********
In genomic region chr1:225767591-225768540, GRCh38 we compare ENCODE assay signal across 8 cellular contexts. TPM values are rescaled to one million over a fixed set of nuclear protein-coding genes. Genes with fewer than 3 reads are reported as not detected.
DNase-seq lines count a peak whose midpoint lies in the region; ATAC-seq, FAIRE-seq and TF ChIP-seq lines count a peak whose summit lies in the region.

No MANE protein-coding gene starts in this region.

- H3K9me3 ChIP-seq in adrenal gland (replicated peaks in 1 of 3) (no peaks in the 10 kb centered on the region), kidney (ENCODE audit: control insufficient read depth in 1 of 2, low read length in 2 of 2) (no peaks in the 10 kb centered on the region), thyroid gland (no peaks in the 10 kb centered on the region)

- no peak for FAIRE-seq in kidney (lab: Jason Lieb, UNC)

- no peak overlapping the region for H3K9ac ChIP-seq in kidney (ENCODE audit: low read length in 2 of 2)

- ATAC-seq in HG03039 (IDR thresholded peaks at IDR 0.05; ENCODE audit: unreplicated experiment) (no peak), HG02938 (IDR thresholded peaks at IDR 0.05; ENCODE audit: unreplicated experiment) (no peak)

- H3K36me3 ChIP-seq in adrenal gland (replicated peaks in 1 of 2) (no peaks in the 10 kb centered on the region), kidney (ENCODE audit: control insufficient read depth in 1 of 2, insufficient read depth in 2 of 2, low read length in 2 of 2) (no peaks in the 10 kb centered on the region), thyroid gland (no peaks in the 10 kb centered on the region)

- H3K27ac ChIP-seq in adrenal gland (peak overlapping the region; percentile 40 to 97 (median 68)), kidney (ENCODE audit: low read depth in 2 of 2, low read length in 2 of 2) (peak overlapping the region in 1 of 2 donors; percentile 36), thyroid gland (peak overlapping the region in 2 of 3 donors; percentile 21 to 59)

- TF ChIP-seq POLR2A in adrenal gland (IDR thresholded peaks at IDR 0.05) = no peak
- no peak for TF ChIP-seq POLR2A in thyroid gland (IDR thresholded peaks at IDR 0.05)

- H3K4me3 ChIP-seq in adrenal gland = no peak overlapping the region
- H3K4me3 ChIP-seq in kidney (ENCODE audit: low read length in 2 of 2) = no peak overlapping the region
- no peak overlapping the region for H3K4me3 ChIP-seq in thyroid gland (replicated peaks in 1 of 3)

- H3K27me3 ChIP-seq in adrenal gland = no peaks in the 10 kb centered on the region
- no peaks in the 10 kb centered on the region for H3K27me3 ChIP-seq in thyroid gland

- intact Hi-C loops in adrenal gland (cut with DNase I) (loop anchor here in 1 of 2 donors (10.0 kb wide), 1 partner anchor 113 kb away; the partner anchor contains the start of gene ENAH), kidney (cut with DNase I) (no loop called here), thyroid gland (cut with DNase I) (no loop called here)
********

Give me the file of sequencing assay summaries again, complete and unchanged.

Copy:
In genomic region chr1:225767591-225768540, GRCh38 we compare ENCODE assay signal across 8 cellular contexts. TPM values are rescaled to one million over a fixed set of nuclear protein-coding genes. Genes with fewer than 3 reads are reported as not detected.
DNase-seq lines count a peak whose midpoint lies in the region; ATAC-seq, FAIRE-seq and TF ChIP-seq lines count a peak whose summit lies in the region.

No MANE protein-coding gene starts in this region.

- H3K9me3 ChIP-seq in adrenal gland (replicated peaks in 1 of 3) (no peaks in the 10 kb centered on the region), kidney (ENCODE audit: control insufficient read depth in 1 of 2, low read length in 2 of 2) (no peaks in the 10 kb centered on the region), thyroid gland (no peaks in the 10 kb centered on the region)

- no peak for FAIRE-seq in kidney (lab: Jason Lieb, UNC)

- no peak overlapping the region for H3K9ac ChIP-seq in kidney (ENCODE audit: low read length in 2 of 2)

- ATAC-seq in HG03039 (IDR thresholded peaks at IDR 0.05; ENCODE audit: unreplicated experiment) (no peak), HG02938 (IDR thresholded peaks at IDR 0.05; ENCODE audit: unreplicated experiment) (no peak)

- H3K36me3 ChIP-seq in adrenal gland (replicated peaks in 1 of 2) (no peaks in the 10 kb centered on the region), kidney (ENCODE audit: control insufficient read depth in 1 of 2, insufficient read depth in 2 of 2, low read length in 2 of 2) (no peaks in the 10 kb centered on the region), thyroid gland (no peaks in the 10 kb centered on the region)

- H3K27ac ChIP-seq in adrenal gland (peak overlapping the region; percentile 40 to 97 (median 68)), kidney (ENCODE audit: low read depth in 2 of 2, low read length in 2 of 2) (peak overlapping the region in 1 of 2 donors; percentile 36), thyroid gland (peak overlapping the region in 2 of 3 donors; percentile 21 to 59)

- TF ChIP-seq POLR2A in adrenal gland (IDR thresholded peaks at IDR 0.05) = no peak
- no peak for TF ChIP-seq POLR2A in thyroid gland (IDR thresholded peaks at IDR 0.05)

- H3K4me3 ChIP-seq in adrenal gland = no peak overlapping the region
- H3K4me3 ChIP-seq in kidney (ENCODE audit: low read length in 2 of 2) = no peak overlapping the region
- no peak overlapping the region for H3K4me3 ChIP-seq in thyroid gland (replicated peaks in 1 of 3)

- H3K27me3 ChIP-seq in adrenal gland = no peaks in the 10 kb centered on the region
- no peaks in the 10 kb centered on the region for H3K27me3 ChIP-seq in thyroid gland

- intact Hi-C loops in adrenal gland (cut with DNase I) (loop anchor here in 1 of 2 donors (10.0 kb wide), 1 partner anchor 113 kb away; the partner anchor contains the start of gene ENAH), kidney (cut with DNase I) (no loop called here), thyroid gland (cut with DNase I) (no loop called here)